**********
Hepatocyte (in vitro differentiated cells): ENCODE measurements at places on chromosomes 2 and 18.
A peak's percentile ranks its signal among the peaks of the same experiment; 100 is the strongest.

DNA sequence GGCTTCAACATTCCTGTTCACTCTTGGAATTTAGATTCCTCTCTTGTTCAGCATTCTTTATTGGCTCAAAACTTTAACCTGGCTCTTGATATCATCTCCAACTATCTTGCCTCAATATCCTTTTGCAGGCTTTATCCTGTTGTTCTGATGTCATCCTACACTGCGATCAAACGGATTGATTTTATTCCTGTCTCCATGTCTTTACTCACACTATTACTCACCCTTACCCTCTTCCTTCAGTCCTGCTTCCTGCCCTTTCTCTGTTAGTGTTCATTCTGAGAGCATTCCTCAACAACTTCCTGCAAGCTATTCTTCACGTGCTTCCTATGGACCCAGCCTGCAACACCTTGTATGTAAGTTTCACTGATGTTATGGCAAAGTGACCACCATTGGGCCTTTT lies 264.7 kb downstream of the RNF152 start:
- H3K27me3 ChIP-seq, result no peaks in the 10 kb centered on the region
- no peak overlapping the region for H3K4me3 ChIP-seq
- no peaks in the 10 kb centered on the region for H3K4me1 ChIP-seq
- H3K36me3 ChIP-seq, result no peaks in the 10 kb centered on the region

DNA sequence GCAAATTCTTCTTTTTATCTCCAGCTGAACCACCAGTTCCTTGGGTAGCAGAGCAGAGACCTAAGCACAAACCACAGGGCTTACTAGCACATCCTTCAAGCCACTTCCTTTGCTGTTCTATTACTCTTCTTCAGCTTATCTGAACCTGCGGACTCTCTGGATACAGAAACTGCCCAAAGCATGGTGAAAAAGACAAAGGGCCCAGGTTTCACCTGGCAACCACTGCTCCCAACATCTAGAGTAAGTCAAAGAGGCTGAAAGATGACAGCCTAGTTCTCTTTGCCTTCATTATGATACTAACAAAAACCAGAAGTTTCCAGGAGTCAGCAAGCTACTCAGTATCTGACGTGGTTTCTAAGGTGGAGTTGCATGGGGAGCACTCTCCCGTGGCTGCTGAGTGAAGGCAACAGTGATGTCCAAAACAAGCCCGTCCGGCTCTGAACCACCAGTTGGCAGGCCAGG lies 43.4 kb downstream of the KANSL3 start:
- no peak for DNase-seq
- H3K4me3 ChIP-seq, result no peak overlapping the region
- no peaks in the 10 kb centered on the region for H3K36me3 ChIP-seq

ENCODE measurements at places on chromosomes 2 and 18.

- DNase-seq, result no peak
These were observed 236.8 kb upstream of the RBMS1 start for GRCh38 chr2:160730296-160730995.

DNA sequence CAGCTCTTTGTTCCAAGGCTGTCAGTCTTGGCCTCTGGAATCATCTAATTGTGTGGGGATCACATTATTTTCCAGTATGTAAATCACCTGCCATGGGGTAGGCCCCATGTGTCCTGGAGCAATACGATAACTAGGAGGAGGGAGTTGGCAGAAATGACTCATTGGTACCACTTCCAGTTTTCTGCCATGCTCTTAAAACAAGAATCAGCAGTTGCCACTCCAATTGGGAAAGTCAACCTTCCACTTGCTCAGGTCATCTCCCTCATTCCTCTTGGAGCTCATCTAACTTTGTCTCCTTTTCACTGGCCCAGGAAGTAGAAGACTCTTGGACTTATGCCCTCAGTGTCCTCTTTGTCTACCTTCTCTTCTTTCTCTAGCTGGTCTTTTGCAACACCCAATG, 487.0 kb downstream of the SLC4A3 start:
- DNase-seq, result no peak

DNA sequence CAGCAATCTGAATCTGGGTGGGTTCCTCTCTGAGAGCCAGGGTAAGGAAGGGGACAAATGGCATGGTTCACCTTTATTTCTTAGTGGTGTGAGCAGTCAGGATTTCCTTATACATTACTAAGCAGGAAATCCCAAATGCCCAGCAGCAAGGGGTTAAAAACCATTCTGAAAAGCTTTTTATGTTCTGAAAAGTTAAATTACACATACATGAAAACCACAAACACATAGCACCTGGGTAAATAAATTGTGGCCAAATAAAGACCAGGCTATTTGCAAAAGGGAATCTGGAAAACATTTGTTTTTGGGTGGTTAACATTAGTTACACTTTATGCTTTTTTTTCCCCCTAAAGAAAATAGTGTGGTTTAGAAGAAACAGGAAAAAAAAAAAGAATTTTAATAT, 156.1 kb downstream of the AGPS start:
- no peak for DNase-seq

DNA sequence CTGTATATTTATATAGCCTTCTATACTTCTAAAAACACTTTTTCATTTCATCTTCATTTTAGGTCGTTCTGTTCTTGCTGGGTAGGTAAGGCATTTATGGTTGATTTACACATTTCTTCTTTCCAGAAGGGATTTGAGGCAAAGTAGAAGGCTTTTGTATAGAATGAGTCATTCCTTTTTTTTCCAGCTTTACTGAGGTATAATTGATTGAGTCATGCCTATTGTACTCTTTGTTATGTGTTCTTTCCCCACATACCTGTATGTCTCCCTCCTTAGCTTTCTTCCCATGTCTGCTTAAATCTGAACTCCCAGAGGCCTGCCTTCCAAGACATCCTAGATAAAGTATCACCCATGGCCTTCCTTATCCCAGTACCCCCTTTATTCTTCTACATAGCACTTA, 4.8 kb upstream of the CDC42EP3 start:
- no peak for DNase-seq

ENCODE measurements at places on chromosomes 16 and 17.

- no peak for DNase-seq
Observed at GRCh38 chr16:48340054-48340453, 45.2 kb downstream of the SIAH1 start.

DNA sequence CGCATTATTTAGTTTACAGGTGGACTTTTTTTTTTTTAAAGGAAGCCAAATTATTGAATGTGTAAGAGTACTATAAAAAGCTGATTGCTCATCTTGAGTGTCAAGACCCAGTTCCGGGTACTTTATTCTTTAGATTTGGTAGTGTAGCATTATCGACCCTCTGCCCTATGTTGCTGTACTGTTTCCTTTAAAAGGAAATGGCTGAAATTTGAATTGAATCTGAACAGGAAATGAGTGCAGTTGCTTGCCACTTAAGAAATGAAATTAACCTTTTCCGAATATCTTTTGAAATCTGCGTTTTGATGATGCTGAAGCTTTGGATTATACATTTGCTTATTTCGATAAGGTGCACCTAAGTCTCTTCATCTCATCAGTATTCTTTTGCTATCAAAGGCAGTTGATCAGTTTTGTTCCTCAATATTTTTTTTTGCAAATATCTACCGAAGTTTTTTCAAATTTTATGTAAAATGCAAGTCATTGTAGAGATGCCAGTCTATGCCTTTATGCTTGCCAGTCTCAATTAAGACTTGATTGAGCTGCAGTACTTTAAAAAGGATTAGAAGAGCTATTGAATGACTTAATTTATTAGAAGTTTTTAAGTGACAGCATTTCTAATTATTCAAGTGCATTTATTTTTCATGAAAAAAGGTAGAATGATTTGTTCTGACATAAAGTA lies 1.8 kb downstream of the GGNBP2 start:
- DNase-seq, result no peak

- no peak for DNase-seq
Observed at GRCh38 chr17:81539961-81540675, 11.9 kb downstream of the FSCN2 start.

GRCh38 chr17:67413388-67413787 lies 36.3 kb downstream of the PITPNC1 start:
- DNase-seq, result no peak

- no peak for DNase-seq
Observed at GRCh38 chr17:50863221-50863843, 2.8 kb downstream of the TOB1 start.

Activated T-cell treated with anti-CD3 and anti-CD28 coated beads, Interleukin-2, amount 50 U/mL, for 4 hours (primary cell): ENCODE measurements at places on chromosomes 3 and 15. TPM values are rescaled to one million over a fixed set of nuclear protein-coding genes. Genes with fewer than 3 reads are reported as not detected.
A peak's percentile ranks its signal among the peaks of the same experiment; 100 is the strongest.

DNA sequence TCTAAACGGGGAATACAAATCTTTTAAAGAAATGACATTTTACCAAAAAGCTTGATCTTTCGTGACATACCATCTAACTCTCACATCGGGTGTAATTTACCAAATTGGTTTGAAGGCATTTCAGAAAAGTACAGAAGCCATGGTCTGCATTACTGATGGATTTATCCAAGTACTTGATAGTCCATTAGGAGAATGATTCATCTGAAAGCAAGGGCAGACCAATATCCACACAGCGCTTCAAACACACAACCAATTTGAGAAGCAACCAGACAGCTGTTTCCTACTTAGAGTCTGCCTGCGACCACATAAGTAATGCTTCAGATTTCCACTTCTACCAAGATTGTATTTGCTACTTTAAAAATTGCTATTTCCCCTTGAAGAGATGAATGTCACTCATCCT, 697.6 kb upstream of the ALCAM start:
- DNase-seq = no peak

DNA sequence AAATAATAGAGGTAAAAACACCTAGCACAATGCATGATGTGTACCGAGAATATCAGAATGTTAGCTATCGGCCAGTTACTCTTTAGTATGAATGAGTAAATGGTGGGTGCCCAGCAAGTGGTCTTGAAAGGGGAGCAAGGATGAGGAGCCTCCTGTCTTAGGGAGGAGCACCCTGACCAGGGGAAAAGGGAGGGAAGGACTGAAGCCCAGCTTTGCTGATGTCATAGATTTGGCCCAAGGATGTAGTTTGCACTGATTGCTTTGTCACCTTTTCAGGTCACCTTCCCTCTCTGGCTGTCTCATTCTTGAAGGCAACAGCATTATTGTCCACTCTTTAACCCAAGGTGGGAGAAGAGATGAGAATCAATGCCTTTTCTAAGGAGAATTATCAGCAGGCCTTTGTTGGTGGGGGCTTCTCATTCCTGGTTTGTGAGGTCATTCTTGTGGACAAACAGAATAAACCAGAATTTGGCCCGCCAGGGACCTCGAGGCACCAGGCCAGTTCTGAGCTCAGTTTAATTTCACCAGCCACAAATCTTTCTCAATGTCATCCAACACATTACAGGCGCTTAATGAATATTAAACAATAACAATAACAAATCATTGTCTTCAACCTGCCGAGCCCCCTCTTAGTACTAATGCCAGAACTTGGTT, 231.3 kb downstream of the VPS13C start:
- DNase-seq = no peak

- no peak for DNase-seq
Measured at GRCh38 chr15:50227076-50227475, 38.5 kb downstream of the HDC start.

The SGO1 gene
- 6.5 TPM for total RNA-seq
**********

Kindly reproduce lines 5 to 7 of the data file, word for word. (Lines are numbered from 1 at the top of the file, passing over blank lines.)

- no peak overlapping the region for H3K4me3 ChIP-seq
- no peaks in the 10 kb centered on the region for H3K4me1 ChIP-seq
- H3K36me3 ChIP-seq, result no peaks in the 10 kb centered on the region